Massage for Pain Relief
Deep tissue massage is a type of massage therapy that focuses on realigning deeper layers of muscles and connective tissue. It is especially helpful for chronic aches and pains and contracted areas such as stiff neck and upper back, low back pain, leg muscle tightness, and sore shoulders.
Some of the same strokes are used as "wellness" or "relaxation" massage, but the movement is slower and the pressure is deeper and concentrated on areas of tension and pain in order to reach the sub-layer of muscles and the fascia (the connective tissue surrounding muscles).
When there is chronic muscle tension or injury, there are usually adhesions and knots (bands of painful, rigid tissue) in muscles, tendons, and ligaments. Adhesions can block circulation and cause pain, limited movement, and inflammation. Deep tissue massage/ neuromuscular therapy works by physically breaking down these adhesions to relieve pain and restore normal movement. To do this, I use direct deep pressure usually with my fingertips or elbow and will very slowly slide along the deep layer of muscle. Muscles must be relaxed in order to reach the deeper musculature---in other words, if it hurts, let me know! Even if you can't feel yourself tensing up, your muscles can contract and deep tissue massage could cause more damage than good. I do not operate under the "no pain no gain" theory!
Does Deep Tissue Massage Hurt?
At certain points during the massage, most people find there is usually some discomfort and pain, but is usually described as a "good hurt". It is important to tell me when things hurt and if any soreness or pain you experience is outside your comfort range.
There is usually some stiffness or soreness after a deep tissue massage, but it should subside within a day or so.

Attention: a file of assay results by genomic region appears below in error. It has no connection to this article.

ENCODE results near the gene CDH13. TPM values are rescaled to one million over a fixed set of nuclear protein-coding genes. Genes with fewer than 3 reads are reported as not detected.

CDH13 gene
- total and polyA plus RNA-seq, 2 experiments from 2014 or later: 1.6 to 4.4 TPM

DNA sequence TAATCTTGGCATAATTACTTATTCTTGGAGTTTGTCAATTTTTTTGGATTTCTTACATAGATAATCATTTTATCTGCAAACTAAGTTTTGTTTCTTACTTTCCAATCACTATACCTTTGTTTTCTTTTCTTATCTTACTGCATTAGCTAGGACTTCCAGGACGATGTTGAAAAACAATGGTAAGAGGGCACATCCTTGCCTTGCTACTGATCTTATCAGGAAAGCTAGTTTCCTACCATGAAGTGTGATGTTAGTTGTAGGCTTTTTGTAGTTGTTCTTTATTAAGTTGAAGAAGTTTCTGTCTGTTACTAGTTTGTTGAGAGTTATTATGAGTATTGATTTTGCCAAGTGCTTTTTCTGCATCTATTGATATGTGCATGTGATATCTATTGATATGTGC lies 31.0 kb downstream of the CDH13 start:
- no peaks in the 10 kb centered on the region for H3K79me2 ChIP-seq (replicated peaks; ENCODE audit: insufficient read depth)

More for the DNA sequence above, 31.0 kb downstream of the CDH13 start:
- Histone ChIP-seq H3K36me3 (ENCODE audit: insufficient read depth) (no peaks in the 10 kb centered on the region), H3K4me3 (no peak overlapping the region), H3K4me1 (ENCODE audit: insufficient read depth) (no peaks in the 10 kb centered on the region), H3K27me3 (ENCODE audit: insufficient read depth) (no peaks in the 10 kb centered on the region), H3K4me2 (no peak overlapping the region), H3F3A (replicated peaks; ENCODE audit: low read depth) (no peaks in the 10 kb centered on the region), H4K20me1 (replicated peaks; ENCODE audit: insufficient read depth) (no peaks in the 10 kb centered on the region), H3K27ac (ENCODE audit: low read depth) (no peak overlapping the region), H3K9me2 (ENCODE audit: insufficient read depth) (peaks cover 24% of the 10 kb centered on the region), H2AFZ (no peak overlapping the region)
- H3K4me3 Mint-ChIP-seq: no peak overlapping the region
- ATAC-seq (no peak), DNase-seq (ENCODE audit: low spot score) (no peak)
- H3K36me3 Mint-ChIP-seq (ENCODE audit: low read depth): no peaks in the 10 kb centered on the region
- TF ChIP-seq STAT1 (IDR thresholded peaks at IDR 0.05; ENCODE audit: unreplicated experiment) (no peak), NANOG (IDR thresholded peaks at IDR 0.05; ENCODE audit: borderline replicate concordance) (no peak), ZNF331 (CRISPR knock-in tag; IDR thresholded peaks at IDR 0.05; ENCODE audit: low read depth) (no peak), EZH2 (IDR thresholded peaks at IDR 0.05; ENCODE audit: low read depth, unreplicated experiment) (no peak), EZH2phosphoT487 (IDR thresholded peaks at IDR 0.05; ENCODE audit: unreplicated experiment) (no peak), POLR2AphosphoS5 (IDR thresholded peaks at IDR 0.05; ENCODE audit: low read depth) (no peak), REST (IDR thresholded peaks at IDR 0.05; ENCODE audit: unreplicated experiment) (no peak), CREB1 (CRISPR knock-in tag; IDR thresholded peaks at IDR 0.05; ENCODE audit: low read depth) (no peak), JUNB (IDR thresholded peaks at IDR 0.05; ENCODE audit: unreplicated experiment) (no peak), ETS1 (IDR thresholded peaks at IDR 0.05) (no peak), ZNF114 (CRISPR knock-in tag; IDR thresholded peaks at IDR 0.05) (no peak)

Deep tissue massage usually focuses on a specific problem, such as chronic muscle pain, injury rehabilitation, and the following conditions:
Lower back pain
Recovery from injuries (e.g. whiplash, falls, sports injury)
Repetitive strain injury, such as carpal tunnel syndrome
Muscle tension in the hamstrings, glutes, IT band, legs, quadriceps, rhomboids, upper back
Muscle tension or spasm
According to Consumer Reports magazine, 34,000 people ranked deep tissue massage more effective in relieving osteoarthritis pain than physical therapy, exercise, prescription medications, chiropractic, acupuncture, diet, glucosamine and over-the-counter drugs.
Deep tissue massage also received a top ranking for fibromyalgia pain. People often notice improved range of motion immediately after a deep tissue massage.
Deep Tissue/ Neuromuscular Therapy
You Should Know...
When you come in for your first appointment, I'll have you fill out a "New Client Intake Form" so I can learn about your health and lifestyle. We'll have a short chat before your massage so I can tailor your session specifically to your needs. I want you to get the most out of your treatment so you can experience the full benefit of receiving therapeutic massage.
During this short consultation, I'll ask you a few questions regarding your pressure preference, where you've been experiencing any pain or soreness and if you need me to focus on any areas (ie: more time on the neck and shoulders, deeper work on the feet, shooting pain in the lower back, etc). Please share any details about your day to day life (ie: frequently carrying a baby, sitting for hours at a time, arduous physical activity, etc) so I can provide the best possible massage treatment for you.
And of course, please let me know if you're uncomfortable during the massage in any way. I'll check in occasionally (more often for new clients) but if the music is too loud/quiet, the room is too warm/cold or the pressure of the massage is too light/deep, or anything else you can think of, let me know. This is your time, and your treatment should be tailored exactly to your preference.